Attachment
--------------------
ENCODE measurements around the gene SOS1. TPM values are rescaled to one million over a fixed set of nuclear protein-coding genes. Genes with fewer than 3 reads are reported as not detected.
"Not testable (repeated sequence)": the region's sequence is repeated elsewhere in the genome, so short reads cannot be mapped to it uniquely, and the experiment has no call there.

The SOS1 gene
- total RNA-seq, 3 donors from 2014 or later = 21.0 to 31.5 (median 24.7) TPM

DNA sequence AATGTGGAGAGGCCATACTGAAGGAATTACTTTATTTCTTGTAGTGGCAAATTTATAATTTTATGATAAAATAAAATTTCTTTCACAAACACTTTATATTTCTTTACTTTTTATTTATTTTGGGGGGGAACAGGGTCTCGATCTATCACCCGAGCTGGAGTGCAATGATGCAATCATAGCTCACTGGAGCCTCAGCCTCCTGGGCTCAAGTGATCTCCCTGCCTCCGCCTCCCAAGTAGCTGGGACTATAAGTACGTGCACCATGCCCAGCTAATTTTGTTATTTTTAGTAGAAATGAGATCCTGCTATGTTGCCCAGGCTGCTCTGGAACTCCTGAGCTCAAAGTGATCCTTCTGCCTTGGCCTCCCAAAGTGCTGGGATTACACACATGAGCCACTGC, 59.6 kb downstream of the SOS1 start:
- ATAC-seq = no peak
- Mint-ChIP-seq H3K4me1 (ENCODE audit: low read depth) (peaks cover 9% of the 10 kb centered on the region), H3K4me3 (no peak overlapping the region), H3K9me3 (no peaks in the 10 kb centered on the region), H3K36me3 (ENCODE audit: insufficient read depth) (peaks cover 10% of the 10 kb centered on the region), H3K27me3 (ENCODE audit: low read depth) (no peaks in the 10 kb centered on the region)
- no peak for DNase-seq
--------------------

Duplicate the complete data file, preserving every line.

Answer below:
ENCODE measurements around the gene SOS1. TPM values are rescaled to one million over a fixed set of nuclear protein-coding genes. Genes with fewer than 3 reads are reported as not detected.
"Not testable (repeated sequence)": the region's sequence is repeated elsewhere in the genome, so short reads cannot be mapped to it uniquely, and the experiment has no call there.

The SOS1 gene
- total RNA-seq, 3 donors from 2014 or later = 21.0 to 31.5 (median 24.7) TPM

DNA sequence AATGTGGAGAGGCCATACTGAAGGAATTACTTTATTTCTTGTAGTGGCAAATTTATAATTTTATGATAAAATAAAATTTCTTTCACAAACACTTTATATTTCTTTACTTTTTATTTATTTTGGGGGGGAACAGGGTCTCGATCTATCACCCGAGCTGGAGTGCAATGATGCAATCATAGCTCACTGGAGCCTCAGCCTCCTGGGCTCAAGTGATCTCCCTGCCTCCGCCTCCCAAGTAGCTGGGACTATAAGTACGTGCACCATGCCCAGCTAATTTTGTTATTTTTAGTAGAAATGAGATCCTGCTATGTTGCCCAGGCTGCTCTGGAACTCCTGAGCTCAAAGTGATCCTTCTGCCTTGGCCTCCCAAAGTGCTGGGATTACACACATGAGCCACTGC, 59.6 kb downstream of the SOS1 start:
- ATAC-seq = no peak
- Mint-ChIP-seq H3K4me1 (ENCODE audit: low read depth) (peaks cover 9% of the 10 kb centered on the region), H3K4me3 (no peak overlapping the region), H3K9me3 (no peaks in the 10 kb centered on the region), H3K36me3 (ENCODE audit: insufficient read depth) (peaks cover 10% of the 10 kb centered on the region), H3K27me3 (ENCODE audit: low read depth) (no peaks in the 10 kb centered on the region)
- no peak for DNase-seq